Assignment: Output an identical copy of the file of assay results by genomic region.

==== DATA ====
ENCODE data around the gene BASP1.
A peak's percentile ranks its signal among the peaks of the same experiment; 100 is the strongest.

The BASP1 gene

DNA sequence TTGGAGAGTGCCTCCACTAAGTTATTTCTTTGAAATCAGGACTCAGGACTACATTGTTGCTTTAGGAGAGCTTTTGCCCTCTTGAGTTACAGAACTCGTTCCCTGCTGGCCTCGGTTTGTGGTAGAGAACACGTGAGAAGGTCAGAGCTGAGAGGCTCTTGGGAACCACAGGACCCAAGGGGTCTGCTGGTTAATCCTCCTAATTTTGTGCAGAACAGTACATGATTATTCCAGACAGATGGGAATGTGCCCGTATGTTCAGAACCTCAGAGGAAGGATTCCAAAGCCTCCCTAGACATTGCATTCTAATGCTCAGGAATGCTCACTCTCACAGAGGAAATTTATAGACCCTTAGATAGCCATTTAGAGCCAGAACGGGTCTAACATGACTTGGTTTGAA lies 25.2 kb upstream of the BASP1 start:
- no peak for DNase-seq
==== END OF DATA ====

ENCODE data around the gene BASP1.
A peak's percentile ranks its signal among the peaks of the same experiment; 100 is the strongest.

The BASP1 gene

DNA sequence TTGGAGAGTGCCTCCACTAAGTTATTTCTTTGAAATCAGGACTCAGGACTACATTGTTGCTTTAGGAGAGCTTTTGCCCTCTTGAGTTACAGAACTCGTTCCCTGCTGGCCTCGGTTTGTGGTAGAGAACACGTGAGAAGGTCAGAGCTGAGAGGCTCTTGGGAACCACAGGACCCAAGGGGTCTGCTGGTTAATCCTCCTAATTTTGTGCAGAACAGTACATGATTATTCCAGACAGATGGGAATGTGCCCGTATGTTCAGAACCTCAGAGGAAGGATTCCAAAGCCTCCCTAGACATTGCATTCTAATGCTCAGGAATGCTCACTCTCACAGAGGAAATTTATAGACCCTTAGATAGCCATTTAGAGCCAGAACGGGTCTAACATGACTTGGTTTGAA lies 25.2 kb upstream of the BASP1 start:
- no peak for DNase-seq